*Warning: There’s a little bit of strong language later in the piece. For those that don’t want to proceed, don’t. For everyone else, you’re probably now more titillated to read the piece (That was a pun).
Yes, I have been hibernating and studying and not just hibernating and wasting time, although I have been watching a good deal of Glee lately. There have been ups and downs, which have been mostly psychological: Am I actually improving? Did I start learning a foreign language too late in life to speak it without making a lot of mistakes? Will this agony ever end, or more specifically, when will those coworkers down the hall stop making fun of my Hebrew?
Thankfully, once I stop beating myself up, I can see that my studying is producing results. For example, a while back during Purim, I spent the weekend with a bunch of Israeli friends in Sde Boker. For the first time, I was able to actually speak in Hebrew for almost the entire weekend! I was both able to understand the majority of conversations and quick enough to respond most of the time. This was a huge step for me. Because I have been able to continue speaking in English, especially at work (I work for an English-language newspaper, after all), sometimes it’s been hard to gauge how far my Hebrew has come. This weekend was a much-needed ego boost.
Also, when I stay with Uri at his family’s place, he often has conversations with his parents in the living room while I’m chilling in his room, which is a door away. He’ll then translate these conversations for me, especially if he’s talking about something that relates to me. Gradually over time, I’ve been able to understand more and more of their conversations. Last time, every time he came back he would start to translate and I would say, “Yes Uri, I heard.” He then pointed this out: “Laura, you can understand everything now! We can’t hide anything from you anymore!” I certainly hope that’s true…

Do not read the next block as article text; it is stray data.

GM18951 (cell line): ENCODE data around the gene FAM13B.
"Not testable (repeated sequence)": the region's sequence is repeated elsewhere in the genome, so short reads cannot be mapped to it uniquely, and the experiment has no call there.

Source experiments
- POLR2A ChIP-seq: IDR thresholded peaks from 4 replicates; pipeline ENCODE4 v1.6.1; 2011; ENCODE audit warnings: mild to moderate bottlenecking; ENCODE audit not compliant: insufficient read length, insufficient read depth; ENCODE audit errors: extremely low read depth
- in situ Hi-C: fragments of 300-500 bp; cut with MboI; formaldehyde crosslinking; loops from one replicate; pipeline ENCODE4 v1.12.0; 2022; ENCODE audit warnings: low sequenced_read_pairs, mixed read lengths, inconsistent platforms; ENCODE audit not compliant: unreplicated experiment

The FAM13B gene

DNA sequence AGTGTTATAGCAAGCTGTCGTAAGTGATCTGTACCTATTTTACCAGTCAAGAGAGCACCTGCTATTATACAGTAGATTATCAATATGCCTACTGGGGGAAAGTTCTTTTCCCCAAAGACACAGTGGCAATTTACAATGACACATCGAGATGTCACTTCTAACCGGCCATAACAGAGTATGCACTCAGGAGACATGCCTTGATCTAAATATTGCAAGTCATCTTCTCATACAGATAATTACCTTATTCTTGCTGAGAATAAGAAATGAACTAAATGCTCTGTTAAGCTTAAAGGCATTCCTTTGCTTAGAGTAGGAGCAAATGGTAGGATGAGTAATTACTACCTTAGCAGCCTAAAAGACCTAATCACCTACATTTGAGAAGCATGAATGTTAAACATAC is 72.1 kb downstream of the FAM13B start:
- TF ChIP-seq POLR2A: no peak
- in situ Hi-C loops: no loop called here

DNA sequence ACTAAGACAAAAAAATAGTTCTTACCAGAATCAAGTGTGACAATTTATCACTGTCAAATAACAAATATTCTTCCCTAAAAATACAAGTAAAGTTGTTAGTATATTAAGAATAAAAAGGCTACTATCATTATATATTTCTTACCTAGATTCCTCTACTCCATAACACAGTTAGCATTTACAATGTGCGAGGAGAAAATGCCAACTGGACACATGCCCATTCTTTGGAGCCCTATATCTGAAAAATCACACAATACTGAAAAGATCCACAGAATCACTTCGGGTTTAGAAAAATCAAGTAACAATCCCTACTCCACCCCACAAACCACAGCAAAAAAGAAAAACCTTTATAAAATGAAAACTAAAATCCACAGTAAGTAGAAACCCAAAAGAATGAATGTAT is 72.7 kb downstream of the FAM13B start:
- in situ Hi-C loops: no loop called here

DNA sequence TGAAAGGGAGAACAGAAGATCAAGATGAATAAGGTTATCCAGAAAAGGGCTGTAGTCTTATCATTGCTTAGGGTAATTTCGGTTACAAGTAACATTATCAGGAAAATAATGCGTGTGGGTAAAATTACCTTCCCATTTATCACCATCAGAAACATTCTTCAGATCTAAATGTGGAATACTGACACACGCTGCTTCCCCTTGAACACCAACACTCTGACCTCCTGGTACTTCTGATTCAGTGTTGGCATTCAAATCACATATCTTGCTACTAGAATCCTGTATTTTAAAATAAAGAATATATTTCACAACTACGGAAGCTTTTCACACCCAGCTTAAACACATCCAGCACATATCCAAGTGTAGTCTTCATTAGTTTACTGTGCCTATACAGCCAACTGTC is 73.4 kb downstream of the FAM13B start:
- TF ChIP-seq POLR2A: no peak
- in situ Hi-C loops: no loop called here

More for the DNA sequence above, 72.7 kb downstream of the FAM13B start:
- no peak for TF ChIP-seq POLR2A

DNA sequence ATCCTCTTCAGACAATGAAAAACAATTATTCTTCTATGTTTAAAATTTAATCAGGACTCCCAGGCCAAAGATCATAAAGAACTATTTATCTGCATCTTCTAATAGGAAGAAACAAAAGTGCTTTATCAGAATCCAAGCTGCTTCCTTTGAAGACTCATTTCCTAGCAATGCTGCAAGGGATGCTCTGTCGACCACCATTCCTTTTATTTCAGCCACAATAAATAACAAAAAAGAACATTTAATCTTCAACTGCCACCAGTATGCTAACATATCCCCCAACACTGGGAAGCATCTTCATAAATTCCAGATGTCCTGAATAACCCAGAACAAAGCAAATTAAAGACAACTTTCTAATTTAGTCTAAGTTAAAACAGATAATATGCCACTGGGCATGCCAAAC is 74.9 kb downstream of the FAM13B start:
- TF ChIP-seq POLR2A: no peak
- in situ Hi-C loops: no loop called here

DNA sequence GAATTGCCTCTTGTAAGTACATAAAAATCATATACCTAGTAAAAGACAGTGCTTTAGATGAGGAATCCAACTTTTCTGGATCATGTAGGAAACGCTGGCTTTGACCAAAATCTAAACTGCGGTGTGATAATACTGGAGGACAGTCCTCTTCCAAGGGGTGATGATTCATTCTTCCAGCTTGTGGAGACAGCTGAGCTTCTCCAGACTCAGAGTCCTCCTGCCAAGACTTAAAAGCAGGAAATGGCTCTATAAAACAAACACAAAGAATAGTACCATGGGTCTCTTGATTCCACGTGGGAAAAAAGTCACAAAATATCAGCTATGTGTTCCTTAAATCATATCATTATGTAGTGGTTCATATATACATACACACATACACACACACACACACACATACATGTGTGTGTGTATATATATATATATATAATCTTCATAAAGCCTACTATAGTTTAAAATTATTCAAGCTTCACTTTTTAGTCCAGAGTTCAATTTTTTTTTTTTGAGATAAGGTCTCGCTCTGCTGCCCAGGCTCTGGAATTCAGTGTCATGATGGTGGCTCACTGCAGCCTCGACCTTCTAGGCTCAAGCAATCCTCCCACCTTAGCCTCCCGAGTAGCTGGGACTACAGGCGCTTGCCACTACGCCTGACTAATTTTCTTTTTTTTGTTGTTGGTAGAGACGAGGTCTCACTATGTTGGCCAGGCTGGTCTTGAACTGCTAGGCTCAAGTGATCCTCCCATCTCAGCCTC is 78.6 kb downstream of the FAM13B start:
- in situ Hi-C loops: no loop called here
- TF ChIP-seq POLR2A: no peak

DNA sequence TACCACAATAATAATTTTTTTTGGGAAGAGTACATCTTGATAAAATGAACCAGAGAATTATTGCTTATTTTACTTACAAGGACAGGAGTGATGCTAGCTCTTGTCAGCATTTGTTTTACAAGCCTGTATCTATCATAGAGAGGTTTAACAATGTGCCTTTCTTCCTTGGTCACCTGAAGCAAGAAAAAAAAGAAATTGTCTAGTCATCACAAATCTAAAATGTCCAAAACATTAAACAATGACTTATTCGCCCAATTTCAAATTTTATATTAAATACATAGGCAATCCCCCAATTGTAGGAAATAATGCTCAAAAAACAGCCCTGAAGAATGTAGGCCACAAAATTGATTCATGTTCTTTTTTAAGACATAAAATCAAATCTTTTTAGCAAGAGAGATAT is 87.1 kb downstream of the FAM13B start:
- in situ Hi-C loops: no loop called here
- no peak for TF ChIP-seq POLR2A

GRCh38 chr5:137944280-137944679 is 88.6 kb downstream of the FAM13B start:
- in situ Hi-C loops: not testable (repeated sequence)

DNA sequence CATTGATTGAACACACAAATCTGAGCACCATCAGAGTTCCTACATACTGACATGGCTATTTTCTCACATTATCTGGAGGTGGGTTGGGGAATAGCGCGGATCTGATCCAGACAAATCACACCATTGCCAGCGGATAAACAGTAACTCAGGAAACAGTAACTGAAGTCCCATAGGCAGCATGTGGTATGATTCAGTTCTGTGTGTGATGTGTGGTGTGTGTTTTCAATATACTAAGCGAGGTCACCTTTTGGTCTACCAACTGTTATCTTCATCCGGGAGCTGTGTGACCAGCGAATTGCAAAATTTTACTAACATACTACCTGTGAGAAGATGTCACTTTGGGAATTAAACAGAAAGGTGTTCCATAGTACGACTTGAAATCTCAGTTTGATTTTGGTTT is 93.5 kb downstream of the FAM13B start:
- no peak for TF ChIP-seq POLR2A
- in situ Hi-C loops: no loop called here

But, with progress, there are always funny language mistakes along the way. This one has to be the best Hebrew mess-up I’ve had in Israel lately, and perhaps, ever. I was at a bar with a friend and trying to explain that another friend had recently gotten engaged. However, instead of saying “Hee hayta me’oresset,” which means she got engaged, I said, “Hee hayta me’onnenet.” They both sound similar, and I had learned both words within a few days of each other. When my friend started bursting with laughter, and asked, “Hee hayta me’onnenet al ma?” (“al ma” means “about what?”), I understood that I said the other word… which meant that I told him, “She was masturbating.” I can tell you this: I’ll never forget either word now.
Lesson learned? Humiliation is the best way to remember the difference between love and masturbation. Or, just acquire a new language. You choose.